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Legendary P Bass players include Sting, Roger Waters, James Jamerson, and Tony Franklin, while the instrument is also well represented in modern rock – Robert Trujillo, Matt Freeman (Rancid), Mike Dirnt (Green Day), Nate Mendel (Foo Fighters), and Iron Maiden’s Steve Harris are all enthusiastic P Bass devotees.
Unlike the pickups on a Jazz Bass, P Basses only feature one split single-coil pickup. But considering this minimalist design, the P Bass is actually one of the most versatile instruments ever created! There’s more on the pickup configuration in our guide below.
Whatever your reason for buying a new Precision Bass pickup, our chart highlighting some of the best P Bass pickups on the market today will give you a little inspiration, before our guide below will help you understand what makes a great P Bass pickup.
It’s worth noting that in our chart we only highlight pickups intended for four-string bass guitars, as opposed to five-string basses.
|Image||Pickups / Rating||Summary||Check Price|
|+ -|| Fender Custom Shop ‘62 P Bass |
Total of 4.84/5
The best P Bass pickup around?
|+ -|| DiMarzio Model P DP122 |
Total of 4.80/5
A powerful P Bass pickup with an edge.
|+ -|| Seymour Duncan Quarter Pound P Bass |
Total of 4.78/5
Excellent value for a superb P Bass pickup.
|+ -|| Bartolini 8S |
Total of 4.76/5
A solid pickup set, with great balance.
|+ -|| EMG Geezer Butler Signature P Bass |
Total of 4.74/5
True Black Sabbath tone from this signature set.
Looking for the bass sound that started it all? This Fender-made pickup has more than enough quality to claim the spot as best pickup in this chart – after all, it’s from the company that invented the P Bass!
This higher-end bridge pickup is made with flush-mounted Alnico V magnets and enamel-coated magnet wire, and faithfully replicates the tone of the original 1962 Fender P Bass pickups. Who could say no to that? The tone remains well balanced, with a beefy low-end that’s strong but tight, a punchy mid-range, and bright, clear highs.
It demonstrates great versatility and is capable of impressing in all genres, with excellent articulation and detail. Undoubtedly the easiest way to turn an affordable Squier into an American-made P Bass (in tone at least)!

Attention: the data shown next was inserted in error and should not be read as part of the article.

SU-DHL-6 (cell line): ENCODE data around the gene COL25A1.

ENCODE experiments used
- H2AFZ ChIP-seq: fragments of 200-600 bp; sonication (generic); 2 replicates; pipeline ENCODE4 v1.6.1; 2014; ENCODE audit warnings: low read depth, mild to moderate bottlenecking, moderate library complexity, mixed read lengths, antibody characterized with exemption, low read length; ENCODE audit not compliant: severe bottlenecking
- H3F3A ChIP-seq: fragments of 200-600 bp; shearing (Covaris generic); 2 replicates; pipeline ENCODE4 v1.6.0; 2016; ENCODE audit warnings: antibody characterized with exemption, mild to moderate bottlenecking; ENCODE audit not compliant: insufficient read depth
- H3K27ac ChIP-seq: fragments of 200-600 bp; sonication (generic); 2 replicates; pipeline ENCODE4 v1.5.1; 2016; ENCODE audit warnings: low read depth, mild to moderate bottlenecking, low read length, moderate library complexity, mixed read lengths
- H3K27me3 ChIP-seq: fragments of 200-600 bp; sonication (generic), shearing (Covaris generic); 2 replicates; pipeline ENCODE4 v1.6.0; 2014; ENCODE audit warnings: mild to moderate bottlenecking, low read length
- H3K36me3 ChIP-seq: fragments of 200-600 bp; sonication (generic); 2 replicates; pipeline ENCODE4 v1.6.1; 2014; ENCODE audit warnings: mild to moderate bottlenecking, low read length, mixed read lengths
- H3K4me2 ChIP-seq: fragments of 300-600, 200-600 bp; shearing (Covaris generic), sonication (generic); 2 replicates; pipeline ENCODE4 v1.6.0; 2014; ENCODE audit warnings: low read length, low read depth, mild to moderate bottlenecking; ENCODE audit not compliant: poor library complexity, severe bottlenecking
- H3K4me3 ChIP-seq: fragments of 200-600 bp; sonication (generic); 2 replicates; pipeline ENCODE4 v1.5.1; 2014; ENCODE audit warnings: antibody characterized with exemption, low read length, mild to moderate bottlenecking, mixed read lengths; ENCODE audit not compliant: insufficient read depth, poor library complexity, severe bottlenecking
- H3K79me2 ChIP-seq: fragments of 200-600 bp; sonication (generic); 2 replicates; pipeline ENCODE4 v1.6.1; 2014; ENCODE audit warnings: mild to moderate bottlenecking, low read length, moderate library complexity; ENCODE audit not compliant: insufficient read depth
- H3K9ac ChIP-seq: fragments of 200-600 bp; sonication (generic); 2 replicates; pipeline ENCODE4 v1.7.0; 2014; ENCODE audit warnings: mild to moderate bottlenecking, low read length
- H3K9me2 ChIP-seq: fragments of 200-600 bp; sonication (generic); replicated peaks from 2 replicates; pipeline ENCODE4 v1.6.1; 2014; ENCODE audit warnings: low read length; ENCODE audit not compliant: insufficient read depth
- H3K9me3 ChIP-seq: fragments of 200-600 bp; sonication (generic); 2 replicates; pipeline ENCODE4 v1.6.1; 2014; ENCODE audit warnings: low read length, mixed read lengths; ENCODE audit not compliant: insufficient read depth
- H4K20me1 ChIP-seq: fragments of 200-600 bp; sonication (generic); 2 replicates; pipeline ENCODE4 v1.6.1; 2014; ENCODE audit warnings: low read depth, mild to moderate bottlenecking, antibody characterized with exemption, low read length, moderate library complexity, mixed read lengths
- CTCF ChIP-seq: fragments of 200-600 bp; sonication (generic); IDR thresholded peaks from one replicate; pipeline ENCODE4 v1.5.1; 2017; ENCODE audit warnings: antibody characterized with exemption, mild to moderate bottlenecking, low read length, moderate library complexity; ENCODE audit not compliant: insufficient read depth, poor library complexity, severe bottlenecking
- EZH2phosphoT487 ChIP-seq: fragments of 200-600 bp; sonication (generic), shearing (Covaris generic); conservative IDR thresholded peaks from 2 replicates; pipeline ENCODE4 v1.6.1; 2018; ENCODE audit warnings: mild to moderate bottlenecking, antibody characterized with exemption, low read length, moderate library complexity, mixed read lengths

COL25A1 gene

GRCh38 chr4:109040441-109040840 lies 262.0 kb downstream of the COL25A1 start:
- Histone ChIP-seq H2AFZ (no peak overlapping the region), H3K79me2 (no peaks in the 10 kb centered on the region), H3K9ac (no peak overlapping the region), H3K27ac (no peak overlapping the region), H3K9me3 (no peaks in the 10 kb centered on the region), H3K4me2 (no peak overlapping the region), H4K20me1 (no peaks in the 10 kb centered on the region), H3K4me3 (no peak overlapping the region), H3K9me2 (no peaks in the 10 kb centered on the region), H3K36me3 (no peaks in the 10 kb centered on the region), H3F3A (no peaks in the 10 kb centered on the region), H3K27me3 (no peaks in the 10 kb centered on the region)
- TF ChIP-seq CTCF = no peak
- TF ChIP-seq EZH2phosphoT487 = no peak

DiMarzio’s DP122 offers any Precision bassist huge power and attitude at a very affordable price. It’s perhaps the most modern pickup on our list when it comes to tone, while they look pretty cool too, with their ominous blacked-out design.
Made with a powerful ceramic magnet, this hum-cancelling bridge pickup delivers a huge output that’s most comfortable with the heavier styles of music – for hard rock and metal in particular, these are awesome and have a real edge.
For the bassist who loves a high-gain, big bass sound, these impress as the focus seems to fall more on the low-end than the trebles, with warm, full fat tones that retain their clarity as the volume gets higher. Awesome!
This is a brilliant P Bass pickup from Seymour Duncan, and is even harder to fault when you consider the price. The sound on offer is perfect for players wanting an upgrade from a stock pickup, delivering power and punch in high doses.
Handmade in California, this Quarter Pound makes use of a large diameter Alnico 5 magnet and a high-output coil wind for big volume, plenty of low-end thud, and a big mid-range presence.
It’s surprisingly versatile, although heartily recommended for heavy rock and metal, with booming bass tones that don’t get muddy when the volume and gain increase, while it’s also vacuum wax potted to make feedback a thing of the past. Installation is also relatively simple.
Bartolini are well-known for making a quality pickup, and their P Bass pickup – the 8S – is a worthy inclusion in our chart. This stylish passive single-coil is made with a ceramic bar magnet for a powerful output – super hot with a big growl.
There’s a definite focus on the low-end and mid-range – less so in the higher registers, which results in less shrill trebly sound as the volume increases. The tone is super smooth and balanced, with a warm organic sound.